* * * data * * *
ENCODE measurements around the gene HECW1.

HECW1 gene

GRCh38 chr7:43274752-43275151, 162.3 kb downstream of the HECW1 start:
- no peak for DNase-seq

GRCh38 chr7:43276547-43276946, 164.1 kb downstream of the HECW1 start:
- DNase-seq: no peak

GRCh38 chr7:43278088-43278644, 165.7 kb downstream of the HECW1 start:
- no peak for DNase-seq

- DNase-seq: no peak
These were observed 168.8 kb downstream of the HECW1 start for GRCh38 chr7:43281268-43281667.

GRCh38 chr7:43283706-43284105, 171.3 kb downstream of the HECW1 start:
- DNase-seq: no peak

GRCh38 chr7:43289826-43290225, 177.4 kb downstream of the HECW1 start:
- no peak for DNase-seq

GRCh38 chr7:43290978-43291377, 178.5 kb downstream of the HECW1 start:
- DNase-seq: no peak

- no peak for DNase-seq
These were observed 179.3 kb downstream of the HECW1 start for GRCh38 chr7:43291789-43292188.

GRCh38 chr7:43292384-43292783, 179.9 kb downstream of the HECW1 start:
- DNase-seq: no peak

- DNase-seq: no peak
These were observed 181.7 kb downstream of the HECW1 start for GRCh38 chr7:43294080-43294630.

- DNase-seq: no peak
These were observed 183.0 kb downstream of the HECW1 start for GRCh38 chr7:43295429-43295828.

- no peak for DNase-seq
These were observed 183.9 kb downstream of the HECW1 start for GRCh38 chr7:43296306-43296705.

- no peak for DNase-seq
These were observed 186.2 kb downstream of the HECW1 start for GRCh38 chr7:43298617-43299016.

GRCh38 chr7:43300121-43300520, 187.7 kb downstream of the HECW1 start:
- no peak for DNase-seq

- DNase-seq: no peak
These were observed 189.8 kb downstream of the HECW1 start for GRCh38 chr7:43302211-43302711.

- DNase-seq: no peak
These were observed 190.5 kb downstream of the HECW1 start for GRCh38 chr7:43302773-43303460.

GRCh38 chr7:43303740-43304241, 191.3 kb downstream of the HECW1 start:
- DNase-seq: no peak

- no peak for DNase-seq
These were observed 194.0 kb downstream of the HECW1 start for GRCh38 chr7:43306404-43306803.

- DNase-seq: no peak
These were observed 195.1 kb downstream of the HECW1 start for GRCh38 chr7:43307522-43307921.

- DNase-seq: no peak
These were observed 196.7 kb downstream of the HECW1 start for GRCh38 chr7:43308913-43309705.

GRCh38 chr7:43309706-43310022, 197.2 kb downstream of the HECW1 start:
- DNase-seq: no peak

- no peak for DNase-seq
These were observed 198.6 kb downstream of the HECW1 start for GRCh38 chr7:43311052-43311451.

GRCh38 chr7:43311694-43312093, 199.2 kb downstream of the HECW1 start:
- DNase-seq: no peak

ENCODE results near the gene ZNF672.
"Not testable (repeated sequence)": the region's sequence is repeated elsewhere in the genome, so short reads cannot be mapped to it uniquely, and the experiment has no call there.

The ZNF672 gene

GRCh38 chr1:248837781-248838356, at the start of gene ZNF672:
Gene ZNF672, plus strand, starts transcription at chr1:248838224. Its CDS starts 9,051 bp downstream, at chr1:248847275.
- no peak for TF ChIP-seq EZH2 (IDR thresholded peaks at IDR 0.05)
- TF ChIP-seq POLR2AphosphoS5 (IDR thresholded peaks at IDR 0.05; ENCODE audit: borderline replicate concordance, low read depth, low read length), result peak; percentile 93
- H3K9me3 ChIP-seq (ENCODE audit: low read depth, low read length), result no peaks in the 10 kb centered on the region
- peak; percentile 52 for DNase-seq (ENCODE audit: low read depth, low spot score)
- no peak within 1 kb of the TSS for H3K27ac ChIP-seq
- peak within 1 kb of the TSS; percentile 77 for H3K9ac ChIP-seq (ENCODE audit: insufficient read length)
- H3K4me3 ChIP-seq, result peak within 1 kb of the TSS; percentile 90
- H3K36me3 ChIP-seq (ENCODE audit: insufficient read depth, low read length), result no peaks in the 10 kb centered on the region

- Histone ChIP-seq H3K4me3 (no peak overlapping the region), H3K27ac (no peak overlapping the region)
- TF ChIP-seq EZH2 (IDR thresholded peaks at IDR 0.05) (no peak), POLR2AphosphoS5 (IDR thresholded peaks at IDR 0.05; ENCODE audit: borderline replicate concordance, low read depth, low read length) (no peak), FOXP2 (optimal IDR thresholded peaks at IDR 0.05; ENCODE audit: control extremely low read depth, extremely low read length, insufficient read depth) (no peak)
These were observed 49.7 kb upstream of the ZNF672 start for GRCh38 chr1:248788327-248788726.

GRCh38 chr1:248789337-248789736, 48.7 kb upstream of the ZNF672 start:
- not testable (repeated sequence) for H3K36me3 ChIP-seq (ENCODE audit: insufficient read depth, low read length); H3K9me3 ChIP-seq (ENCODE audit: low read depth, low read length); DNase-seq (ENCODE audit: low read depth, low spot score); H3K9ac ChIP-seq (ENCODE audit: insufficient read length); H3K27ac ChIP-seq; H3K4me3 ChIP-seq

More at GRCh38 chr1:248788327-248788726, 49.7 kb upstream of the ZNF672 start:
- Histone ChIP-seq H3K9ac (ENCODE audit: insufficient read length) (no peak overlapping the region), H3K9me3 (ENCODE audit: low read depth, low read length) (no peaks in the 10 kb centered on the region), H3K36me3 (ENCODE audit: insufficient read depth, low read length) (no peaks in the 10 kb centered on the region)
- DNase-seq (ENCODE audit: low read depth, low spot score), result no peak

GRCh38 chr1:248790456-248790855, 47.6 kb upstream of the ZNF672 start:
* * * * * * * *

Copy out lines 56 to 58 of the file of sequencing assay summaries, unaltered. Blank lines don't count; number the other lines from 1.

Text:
- H3K9me3 ChIP-seq (ENCODE audit: low read depth, low read length), result no peaks in the 10 kb centered on the region
- peak; percentile 52 for DNase-seq (ENCODE audit: low read depth, low spot score)
- no peak within 1 kb of the TSS for H3K27ac ChIP-seq